Mwelase Clan Names History and Origin

Mwelase is the 64,406th most prevalent surname in South Africa and can also be found in Zimbabwe, Botswana, Zambia and Malawi.

Clan names are an essential component of our heritage and often serve to identify family lines; you can find these names anywhere from family records to biblical scripture.

Mwelase Clan Names

  1. Mwelase
  2. Gasa
  3. Ndabezitha
  4. Ndosi
  5. Mthiyane
  6. Zikode
  7. Ntombela
  8. Mpungose
  9. Khumalo
  10. Mafu


Nkwali are an Eastern Cape clan with numerous members that is located at its core in Port Alfred. Though its origin remains uncertain, its members have long existed since before the Khoikhoi and Zulu periods; also important to note is that Nkwali form part of Zulu nationalism.

The Nkwali people are well known for their strength and courage, living peacefully in rural areas. These individuals possess great work ethics as well as being extremely friendly with children that possess tremendous intelligence and talent – this makes for an attractive tribe! Most commonly found working within agriculture industries.

Historical records can provide a fascinating window into your Nkwali ancestry. They can provide insight into where and when your ancestors lived, their occupations, deaths or burial dates and names of relatives living at that time – including any details regarding lifestyle. You can search online databases as well as local archives to obtain data such as birth, death or immigration certificates as well as finding maps of where their hometown lies today.


Mapela is one of the largest of South Africa’s Mwelase clans and can be found northwest of Mokopane in Limpopo Province’s Waterberg district. Renowned for producing exceptional warriors and fighting other clans over territory and resources, Mapela’s culture and traditions are an integral part of Southern African society and culture.

Mapela stands out among Mwelase clan sites by virtue of a number of distinguishing features, which make it stand out. Notable among them are its impressive prestige stone-walled terraces dating to 11th Century CE – two centuries earlier than those at Mapungubwe – along with elite solid dhaka floors associated with K2 pottery and glass beads; additionally there was evidence of class distinction and sacred leadership which were absent at Mapungubwe.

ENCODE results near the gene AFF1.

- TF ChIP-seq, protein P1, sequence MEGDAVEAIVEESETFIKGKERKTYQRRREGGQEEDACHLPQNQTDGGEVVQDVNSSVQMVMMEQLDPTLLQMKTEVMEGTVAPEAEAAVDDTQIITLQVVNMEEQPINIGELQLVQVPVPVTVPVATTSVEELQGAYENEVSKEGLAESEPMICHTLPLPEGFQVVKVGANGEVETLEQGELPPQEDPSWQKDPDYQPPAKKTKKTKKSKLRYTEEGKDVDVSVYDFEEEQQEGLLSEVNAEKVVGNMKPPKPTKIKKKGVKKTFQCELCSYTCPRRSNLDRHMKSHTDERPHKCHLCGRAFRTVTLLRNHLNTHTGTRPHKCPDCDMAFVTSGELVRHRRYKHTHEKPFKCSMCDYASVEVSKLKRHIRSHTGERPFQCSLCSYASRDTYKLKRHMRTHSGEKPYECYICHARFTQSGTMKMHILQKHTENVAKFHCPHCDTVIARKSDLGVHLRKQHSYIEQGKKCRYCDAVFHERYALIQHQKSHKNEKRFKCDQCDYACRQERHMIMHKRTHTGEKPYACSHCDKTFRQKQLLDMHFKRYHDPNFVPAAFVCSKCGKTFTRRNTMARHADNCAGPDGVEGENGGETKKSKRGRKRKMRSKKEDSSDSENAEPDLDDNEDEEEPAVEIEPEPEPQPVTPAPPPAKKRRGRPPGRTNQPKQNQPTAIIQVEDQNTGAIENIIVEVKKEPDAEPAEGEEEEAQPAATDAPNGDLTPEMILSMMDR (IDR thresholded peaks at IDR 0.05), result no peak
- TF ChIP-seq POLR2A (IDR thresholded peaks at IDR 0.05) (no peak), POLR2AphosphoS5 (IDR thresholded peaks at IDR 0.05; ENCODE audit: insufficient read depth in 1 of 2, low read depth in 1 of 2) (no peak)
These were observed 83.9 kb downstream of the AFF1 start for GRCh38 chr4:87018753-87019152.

Gcina and Mapela were two mwelase clans who vied for power within early Zimbabwean kingdoms and throughout southern Africa, competing over land, resources and prestige. They fought each other during what became known as “War of the Two Kingdoms” but eventually joined forces to defend against white colonists. Both clans eventually joined British Empire by 1882; during this time both were engaged in various forms of guerilla warfare including raiding villages for food and weapons.


Gcina Mhlophe, an African folklore storyteller and performer, uses irony in her storytelling to illuminate the roles played by African oral culture’s women, memory and community life, storytelling’s relationship to memory as well as its place within contemporary culture, while drawing upon African oral traditions for her work spanning both local and universal culture. Ngcobo notes how Mhlophe uses irony in her stories about rural black women that show they are constrained by patriarchal structures preventing them from realizing their potential potential.

Mhlophe’s story “Nokulunga’s Wedding” highlights the sexism and poverty facing rural women. This tale illustrates both their oppression in traditional black society, as well as their powerlessness to change it; Mhlophe shows how women must accept status quo even though they long for change.

Mhlophe is part of a larger movement to reclaim African oral traditions as integral aspects of African culture, though this shift has occurred more organically than through policy means. Yet it must be acknowledged that African art revival hasn’t yet found acceptance by mainstream South African society.


Mfene is an exceptionally peaceful and balanced individual with great leadership potential. They tend to be organized and efficient in their approach to life, often going above and beyond to assist others. Furthermore, they’re good at expressing themselves and often have innovative ideas for new projects. People with this name tend to identify strongly with Violet – an inspiring color which provides structure and purpose to their life and those named Mfene should incorporate more Violet hues into their lives in order to gain greater insights into themselves and the world they inhabit.

Mfene also shares an affinity with the number 7, which symbolizes wisdom and strength. People born under this sign should strive to balance both work and personal lives in order to be more successful in both aspects of their life. When it comes to love, these individuals prefer long-term partnerships over casual encounters because of their strong sense of responsibility, wanting to share all of their interests with their mate.

Mfene is an extremely common name that is found all around the world; however, its use is especially prevalent in South Africa where it ranks 141,088th most prevalent surname globally and shared by approximately one out of 2,306,185 people. This name tends to fit well with first names beginning with letters Y and J; it doesn’t fit as well with names beginning with U or K.

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